Particular care is necessary when TIG (GTAW) welding on thin sections of this type of material. It is often possible to produce a weld, particularly on outside corner joints, without adding filler material by melting both edges of the base material together. However, in the majority of arc welding applications with this base material, the addition of filler material is required to create consistent crack free welds. One possible exception would be counteracting the cracking mechanism by maintaining a compressive force on the parts during the welding operation. This requires specialized fabrication techniques and considerations. For this reason, the method is seldom used.
The most appropriate and successful method used to prevent cracking in the 6xxx series base materials is to ensure adequate filler alloy is added during the welding operation.
Other considerations when welding this group of alloys (6xxx) are the effect of joint design on base alloy and filler alloy dilution as well as the weld profile relating to susceptibility to cracking. Square groove welds in this material are extremely vulnerable to cracking because very little filler alloy mixes with the base material during welding. It is frequently necessary to evaluate the use of a v-groove weld preparation, which will introduce more filler alloy to the weld metal mixture and lower the crack sensitivity. In addition, concaved fillet welds that have reduced throat thickness and concaved root passes in butt welds may have a tendency to crack (see fig 3).
The crack sensitivity curves provides an excellent guide to the probability of hot cracking, however, there are other issues to consider in order to understand cracking in aluminum alloys. One of these issues is the effect of alloying elements other than the principal alloying elements addressed in the crack sensitivity curves. Most certainly, some aluminum base alloys can be difficult to weld and lead to cracking problems, especially without complete understanding of their properties and/or if inappropriately handled. In fact, some aluminum base alloys are unsuitable for arc welding, and for this reason they are usually joined mechanically by riveting or bolting. These aluminum alloys can be difficult to arc weld without encountering problems during and/or after welding. These problems are usually associated with cracking, most often, hot cracking and on occasion, stress corrosion cracking (SCC).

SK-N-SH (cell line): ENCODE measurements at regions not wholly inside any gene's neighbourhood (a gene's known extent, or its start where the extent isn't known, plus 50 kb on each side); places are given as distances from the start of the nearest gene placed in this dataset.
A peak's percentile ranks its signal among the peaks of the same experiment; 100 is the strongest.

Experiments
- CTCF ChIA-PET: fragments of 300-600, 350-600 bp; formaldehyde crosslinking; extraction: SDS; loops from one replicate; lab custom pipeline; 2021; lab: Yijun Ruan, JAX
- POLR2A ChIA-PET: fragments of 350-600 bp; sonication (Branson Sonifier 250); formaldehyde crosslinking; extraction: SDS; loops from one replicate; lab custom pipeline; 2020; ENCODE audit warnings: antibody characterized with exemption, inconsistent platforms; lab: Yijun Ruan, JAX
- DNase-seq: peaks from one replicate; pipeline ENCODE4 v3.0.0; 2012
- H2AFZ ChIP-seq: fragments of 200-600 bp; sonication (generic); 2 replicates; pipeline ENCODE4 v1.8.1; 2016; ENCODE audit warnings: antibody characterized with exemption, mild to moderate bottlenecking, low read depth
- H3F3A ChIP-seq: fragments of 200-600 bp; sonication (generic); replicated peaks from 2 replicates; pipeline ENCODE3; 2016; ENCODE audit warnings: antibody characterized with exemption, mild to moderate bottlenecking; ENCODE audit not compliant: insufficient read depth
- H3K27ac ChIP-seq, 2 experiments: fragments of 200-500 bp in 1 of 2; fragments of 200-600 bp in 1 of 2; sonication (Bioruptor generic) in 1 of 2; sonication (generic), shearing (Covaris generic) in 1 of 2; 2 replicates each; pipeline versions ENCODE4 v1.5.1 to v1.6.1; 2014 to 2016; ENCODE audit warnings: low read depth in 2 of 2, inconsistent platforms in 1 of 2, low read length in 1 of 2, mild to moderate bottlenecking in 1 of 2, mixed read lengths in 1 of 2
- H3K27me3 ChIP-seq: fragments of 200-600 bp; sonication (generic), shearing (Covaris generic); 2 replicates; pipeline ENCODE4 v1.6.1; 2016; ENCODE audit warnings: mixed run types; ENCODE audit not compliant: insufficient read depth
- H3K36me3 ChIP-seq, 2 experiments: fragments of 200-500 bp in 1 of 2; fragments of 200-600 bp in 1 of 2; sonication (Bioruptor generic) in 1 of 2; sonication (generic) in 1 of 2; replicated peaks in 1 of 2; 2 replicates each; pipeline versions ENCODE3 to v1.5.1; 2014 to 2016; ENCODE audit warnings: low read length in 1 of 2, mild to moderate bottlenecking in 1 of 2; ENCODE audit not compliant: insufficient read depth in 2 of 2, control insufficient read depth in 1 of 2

The aluminum alloys that fall into this difficult-to-weld category can be divided into different groups. Always be aware of the small selection of aluminum alloys designed for machineability, not weldability. Such alloys are 2011 and 6262, which contain 0.20-0.6, Bi, 0.20-0.6 Pb and 0.40-0.7 Bi, 0.40-0.7 Pb, respectively. The addition of the elements (Bismuth and Lead) to these materials provides excellent chip formation in these free machining alloys. However, because of their low solidification temperatures, they can seriously reduce the ability to produce sound welds in these materials. In addition to the free machining alloys referenced above, many other aluminum alloys can be quite susceptible to hot cracking if arc welded. These alloys are usually heat treatable and are most commonly found in the 2xxx series (Al-Cu), and 7xxx series (Al-Zn) groups of materials,.